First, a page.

Brad Schlossman, Grand Forks Herald --- College Hockey Inc., is working to enact legislation — either with the oversight of the NHL or through the transfer agreement between USA Hockey and Hockey Canada — to bar Canadian major junior teams from stealing a player who has signed a letter of intent until after the player’s freshman year.

And while this is happening, there is a behind-the-scenes movement by some coaches to try to ditch the longstanding gentleman’s agreement between coaches that they won’t recruit players that have made verbal commitments.

If either happens, letters of intent will become big deals to the college hockey world.

The Canadian Hockey League, which routinely tries to poach college players and recruits, is driving these developments to an extent.
I am going to get some flak for this because there are a lot of fans college hockey fans that are against CHL players playing in NCAA Division I hockey once they have played in the CHL.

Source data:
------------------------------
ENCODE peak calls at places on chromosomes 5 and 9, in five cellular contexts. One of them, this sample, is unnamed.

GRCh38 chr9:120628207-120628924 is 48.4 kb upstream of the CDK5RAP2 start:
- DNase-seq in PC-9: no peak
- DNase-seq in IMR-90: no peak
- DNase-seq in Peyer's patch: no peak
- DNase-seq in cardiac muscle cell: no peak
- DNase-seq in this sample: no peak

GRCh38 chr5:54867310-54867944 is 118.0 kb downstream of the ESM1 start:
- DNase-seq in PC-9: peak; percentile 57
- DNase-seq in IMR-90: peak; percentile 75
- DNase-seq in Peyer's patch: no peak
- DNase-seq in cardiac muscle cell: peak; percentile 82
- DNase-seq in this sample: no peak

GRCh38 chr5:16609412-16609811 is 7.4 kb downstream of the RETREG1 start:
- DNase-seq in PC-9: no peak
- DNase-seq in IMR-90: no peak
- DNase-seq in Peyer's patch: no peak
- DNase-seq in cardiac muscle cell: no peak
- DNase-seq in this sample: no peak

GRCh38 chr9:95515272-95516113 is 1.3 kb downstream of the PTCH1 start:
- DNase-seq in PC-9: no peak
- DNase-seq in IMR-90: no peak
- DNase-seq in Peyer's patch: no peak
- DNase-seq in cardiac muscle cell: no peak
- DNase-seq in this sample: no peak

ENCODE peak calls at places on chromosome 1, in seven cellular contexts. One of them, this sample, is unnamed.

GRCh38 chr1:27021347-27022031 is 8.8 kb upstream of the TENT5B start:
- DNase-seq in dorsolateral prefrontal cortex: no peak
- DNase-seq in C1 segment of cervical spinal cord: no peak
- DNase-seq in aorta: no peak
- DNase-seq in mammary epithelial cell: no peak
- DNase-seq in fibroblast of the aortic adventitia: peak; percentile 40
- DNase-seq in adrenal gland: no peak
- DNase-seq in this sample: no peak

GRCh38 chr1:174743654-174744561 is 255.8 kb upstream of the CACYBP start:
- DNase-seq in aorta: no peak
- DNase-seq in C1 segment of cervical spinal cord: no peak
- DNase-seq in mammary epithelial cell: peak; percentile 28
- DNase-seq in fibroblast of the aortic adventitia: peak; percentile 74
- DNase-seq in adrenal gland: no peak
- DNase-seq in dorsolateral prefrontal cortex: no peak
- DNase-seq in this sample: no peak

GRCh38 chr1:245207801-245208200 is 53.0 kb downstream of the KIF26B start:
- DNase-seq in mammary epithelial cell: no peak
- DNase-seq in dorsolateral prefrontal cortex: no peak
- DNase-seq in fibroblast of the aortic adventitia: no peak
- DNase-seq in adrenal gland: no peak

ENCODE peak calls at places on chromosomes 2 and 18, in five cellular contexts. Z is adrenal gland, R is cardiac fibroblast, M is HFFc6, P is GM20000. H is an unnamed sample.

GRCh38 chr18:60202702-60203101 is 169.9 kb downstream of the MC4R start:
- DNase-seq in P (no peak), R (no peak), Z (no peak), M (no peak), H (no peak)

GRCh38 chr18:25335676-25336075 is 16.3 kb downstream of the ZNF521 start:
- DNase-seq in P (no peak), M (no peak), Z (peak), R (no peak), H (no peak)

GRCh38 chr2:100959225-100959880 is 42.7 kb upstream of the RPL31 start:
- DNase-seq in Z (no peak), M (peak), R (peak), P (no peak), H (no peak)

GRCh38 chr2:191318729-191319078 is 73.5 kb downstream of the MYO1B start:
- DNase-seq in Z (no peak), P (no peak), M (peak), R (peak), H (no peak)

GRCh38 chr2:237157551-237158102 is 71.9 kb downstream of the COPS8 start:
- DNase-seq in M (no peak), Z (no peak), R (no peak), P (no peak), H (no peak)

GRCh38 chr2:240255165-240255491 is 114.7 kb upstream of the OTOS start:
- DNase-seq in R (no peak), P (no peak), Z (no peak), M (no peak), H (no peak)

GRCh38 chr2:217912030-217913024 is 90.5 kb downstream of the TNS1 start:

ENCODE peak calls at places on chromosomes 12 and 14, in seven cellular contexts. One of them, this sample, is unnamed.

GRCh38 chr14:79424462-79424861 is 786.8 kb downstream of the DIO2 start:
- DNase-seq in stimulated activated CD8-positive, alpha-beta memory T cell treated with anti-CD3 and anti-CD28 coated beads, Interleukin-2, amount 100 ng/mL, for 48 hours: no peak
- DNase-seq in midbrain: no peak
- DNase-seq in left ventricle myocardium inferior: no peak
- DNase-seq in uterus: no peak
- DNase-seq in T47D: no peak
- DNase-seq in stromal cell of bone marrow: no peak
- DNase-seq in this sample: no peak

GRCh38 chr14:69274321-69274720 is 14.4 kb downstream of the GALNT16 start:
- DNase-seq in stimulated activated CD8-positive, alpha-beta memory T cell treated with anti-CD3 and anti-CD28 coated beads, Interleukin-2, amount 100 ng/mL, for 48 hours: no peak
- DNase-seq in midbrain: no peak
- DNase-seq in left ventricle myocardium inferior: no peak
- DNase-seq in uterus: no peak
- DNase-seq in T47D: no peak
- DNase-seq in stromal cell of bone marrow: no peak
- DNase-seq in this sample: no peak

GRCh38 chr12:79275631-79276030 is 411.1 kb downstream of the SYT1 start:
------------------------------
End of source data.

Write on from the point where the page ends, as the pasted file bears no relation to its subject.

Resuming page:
I am all for it. Why not let them play in the NCAA? I think the NCAA should reevaluate this stance, I think that this policy is out dated and wrong.

I would have no problem with allowing a player that has played hockey in the CHL play in the NCAA if they haven't reached their 19th birthday. The CIS teams don't seem to have a problem with these players playing for their teams and NCAA teams play them in the exhibition games at the beginning of the season.

Maybe that kid was recruited to go to the CHL when he is 16 and he has a change of heart and decides that he would like to play in the college ranks and get his college education. Why not allow him to play for an NCAA Division I team? 

Personally, I would have no problem with an NCAA college team going up to Canada or to a CHL team in the USA and recruiting one of their players to play in Division I hockey. The CHL is actively recruiting our players right now as we speak.They don't seem to care what our players have signed.